Middle East & North Africa

669 Items

President-Elect Joe Biden

AP/Susan Walsh

Analysis & Opinions - Project Syndicate

How Will Biden Intervene?

| Jan. 05, 2021

Broadly defined, intervention refers to actions that influence the domestic affairs of another sovereign state, and they can range from broadcasts, economic aid, and support for opposition parties to blockades, cyber attacks, drone strikes, and military invasion. Joseph Nye asks: Which ones will the U.S. president-elect favor?

President-elect Joe Biden and his climate envoy, John Kerry, at The Queen theater.

Carolyn Kaster/AP

Analysis & Opinions - Bloomberg Opinion

What Does Success Look Like for a Climate Czar?

| Dec. 02, 2020

President-elect Joe Biden’s decision to create a new cabinet-level position for climate-related issues — and to choose so prominent a figure as former Secretary of State John Kerry to fill it — demonstrates Biden’s sincerity over putting climate at the very center of U.S. foreign policy. It is easy to understate the importance of this appointment, given the flurry of czars created by most new administrations.

Protesters kneel

AP/Patrick Semansky

Analysis & Opinions - Foreign Policy

Revolutions Happen. This Might Be Ours.

| June 16, 2020

Stephen Walt writes that political institutions are not permanent phenomena: they are artificial human creations and only as enduring, adaptive, and effective as people make them. He hopes for a serious and sustained process of democratic change, one that respects the nobler features of the U.S. constitutional order yet addresses all the ways in which The United States has failed to live up to its own professed ideals. The alternative, he fears, will be something much more dangerous. 

In this June 29. 2019, file photo, President Donald Trump, left, meets with Chinese President Xi Jinping during a meeting on the sidelines of the G-20 summit in Osaka, Japan.

AP Photo/Susan Walsh, File

Analysis & Opinions - Project Syndicate

American Exceptionalism in the Age of Trump

| June 05, 2020

As the world's two largest economies, the United States and China are condemned to a relationship that must combine competition and cooperation. For the United States, exceptionalism now includes working with the Chinese to help produce global public goods, while also defending values such as human rights.

A satellite view of Djibouti, showing the U.S. Navy’s Camp Lemonnier (bottom) and the People’s Liberation Army Support Base (top).

2020 Google Earth / Maxar Technologies, used with permission.

Paper

Cooperation, Competition, or Both? Options for U.S. Land Forces vis-à-vis Chinese Interests in Africa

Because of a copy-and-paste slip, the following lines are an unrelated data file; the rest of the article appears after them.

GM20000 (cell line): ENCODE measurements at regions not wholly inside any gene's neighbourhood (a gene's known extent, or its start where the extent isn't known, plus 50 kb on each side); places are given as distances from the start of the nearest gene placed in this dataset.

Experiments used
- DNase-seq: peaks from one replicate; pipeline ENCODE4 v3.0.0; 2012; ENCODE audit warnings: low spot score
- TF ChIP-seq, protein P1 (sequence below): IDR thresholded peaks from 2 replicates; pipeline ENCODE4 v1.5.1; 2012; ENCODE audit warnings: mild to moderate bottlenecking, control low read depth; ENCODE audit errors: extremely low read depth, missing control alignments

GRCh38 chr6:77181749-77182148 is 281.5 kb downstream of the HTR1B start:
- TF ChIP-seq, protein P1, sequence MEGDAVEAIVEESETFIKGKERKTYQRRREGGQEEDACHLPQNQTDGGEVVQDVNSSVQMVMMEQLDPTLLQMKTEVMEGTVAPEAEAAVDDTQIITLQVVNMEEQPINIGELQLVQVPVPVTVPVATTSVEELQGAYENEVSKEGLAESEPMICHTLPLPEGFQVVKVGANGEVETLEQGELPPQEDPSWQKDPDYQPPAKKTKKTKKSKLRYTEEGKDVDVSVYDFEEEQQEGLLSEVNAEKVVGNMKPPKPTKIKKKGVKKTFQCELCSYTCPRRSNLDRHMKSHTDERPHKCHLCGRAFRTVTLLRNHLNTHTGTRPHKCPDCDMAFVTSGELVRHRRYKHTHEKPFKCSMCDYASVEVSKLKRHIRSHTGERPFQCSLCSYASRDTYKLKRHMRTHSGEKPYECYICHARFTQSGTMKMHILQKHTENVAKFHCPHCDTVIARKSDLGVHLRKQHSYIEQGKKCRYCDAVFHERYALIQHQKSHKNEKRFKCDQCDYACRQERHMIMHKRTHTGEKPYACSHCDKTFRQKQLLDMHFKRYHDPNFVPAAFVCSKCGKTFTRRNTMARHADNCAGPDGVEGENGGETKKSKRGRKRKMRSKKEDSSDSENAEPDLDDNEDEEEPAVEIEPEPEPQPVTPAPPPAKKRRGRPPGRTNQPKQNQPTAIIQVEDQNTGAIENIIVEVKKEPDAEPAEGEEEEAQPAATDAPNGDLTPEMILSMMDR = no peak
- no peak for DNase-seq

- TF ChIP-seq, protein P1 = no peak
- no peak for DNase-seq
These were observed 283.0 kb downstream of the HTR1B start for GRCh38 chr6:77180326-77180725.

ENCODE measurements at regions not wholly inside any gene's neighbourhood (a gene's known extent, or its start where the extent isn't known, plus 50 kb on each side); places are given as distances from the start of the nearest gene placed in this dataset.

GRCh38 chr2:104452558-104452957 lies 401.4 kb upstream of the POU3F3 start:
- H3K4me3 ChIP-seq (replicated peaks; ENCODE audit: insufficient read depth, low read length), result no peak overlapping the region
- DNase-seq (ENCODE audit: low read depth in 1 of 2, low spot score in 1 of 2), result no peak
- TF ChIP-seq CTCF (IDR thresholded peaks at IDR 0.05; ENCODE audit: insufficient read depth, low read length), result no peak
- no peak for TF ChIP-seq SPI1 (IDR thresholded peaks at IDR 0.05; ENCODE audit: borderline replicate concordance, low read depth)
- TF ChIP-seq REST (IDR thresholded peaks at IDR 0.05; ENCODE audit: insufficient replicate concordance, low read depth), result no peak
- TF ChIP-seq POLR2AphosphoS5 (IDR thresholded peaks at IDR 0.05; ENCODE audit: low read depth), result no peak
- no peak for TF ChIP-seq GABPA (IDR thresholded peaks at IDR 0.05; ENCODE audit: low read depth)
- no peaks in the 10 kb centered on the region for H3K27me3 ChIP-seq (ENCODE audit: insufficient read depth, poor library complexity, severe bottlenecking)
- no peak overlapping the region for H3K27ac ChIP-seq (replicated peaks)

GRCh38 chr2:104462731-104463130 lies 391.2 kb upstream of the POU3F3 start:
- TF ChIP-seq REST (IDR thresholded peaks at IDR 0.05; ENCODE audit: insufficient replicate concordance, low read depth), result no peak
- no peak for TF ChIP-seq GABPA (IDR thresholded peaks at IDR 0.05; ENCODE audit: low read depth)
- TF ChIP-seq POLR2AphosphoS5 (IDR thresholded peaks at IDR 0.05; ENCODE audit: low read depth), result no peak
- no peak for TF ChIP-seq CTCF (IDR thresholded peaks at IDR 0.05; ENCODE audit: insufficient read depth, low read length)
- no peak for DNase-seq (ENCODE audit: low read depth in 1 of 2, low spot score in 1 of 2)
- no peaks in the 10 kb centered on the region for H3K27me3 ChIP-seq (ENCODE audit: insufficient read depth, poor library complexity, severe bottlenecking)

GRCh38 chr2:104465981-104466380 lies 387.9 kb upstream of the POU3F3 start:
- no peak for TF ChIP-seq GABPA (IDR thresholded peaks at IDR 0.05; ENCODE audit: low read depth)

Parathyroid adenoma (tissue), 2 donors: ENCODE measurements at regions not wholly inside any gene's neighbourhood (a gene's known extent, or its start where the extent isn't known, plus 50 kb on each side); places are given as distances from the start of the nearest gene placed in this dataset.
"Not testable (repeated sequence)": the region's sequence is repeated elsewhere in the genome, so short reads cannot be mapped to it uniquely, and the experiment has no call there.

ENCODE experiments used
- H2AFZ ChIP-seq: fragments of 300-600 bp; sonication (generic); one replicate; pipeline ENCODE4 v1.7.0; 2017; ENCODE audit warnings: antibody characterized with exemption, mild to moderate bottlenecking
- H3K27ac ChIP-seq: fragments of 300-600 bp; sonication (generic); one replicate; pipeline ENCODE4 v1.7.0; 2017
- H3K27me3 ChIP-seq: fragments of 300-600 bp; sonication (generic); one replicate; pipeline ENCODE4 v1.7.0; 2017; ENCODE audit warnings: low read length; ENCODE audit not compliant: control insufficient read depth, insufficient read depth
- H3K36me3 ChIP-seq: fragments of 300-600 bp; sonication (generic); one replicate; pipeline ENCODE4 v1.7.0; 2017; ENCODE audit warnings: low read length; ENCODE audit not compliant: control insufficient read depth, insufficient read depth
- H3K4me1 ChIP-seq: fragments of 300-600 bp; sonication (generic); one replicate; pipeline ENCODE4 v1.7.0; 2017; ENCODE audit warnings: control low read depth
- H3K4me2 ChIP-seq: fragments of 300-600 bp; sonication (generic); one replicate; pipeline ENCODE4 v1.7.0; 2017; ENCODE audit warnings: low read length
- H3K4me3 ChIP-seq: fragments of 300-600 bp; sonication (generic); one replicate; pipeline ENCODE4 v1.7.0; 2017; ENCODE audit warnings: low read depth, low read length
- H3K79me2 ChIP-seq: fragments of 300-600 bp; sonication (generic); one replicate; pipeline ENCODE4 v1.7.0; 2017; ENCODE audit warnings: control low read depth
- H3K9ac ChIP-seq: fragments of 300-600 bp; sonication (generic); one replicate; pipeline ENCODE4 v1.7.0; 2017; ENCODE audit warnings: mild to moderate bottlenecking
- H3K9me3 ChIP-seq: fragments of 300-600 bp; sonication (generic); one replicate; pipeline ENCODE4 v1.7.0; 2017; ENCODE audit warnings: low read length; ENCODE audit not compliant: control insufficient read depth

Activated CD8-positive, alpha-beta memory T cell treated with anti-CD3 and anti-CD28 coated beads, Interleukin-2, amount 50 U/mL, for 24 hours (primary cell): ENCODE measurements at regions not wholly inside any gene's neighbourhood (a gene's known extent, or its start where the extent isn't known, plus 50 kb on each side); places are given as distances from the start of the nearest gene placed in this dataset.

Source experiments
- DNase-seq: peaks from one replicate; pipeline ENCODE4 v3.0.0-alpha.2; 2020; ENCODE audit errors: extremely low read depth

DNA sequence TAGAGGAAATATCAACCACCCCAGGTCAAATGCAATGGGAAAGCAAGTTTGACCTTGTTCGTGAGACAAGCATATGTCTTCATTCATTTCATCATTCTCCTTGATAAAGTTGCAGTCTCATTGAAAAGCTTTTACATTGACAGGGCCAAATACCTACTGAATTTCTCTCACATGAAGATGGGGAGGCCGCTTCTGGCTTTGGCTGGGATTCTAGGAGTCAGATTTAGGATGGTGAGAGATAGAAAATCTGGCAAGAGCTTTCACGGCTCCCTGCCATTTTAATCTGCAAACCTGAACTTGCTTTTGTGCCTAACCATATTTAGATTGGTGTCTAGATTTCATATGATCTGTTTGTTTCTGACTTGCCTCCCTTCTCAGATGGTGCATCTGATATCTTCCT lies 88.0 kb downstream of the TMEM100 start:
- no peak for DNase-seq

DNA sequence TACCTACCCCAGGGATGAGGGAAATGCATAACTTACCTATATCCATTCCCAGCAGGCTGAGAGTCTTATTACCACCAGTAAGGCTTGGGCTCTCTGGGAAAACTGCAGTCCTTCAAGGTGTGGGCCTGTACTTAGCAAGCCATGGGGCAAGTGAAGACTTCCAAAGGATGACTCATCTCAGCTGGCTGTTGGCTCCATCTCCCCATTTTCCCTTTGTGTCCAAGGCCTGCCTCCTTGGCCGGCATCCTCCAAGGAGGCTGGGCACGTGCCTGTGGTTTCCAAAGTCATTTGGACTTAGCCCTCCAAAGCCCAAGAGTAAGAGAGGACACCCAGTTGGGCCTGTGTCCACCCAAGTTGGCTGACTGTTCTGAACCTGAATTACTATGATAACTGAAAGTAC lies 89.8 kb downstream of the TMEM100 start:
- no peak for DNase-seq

| June 2020

This paper responds to a topic from the Army War College’s Key Strategic Issues List, 2018-2020: Evaluate the ramifications of China’s and/or Russia’s interests in Africa for U.S. land forces and suggest options, both to compete and to cooperate, to further U.S. interests.

While U.S. land forces may benefit from competition or cooperation with Chinese elements in Africa, I judge that they possess limited agency to compete or cooperate in the context of these definitions. Therefore, I will take a whole-of-government approach to furthering U.S. interests in Africa vis-à-vis China.

AP Photo/Evan Vucci

AP Photo/Evan Vucci

Analysis & Opinions - The New York Times

State Dept. Investigator Fired by Trump Had Examined Weapons Sales to Saudis and Emiratis

| May 18, 2020

The State Department inspector general fired by President Trump on Friday was in the final stages of an investigation into whether the administration had unlawfully declared an “emergency” last year to allow the resumption of weapons sales to Saudi Arabia and the United Arab Emirates for their air war in Yemen.

A large refugee camp on the Syrian side of the border with Turkey, near the town of Atma, in Syria’s Idlib province, April 19, 2020.

AP Photo/Ghaith Alsayed

Paper

Syria Redux: Preventing the Spread of Violent Extremism Through Weaponized Populations and Mobile Safehavens

| May 2020

The resurgence of Islamic State of Iraq and Syria (ISIS) or the next evolution of violent extremist ideology will undoubtedly flow from this region. Regional and global actors have protracted the conflict and stymied the peace process. This paper is not an exposé on the plight of Syrian refugees nor is a plea to rebuild Syria. Instead, this paper discusses the national security threat components of weaponized populations and mobile safe havens used by violent extremist organizations and offers policy recommendations to support a long-term strategy to reduce violence in the region, contain these new threats, and set conditions for reconciliation and peace.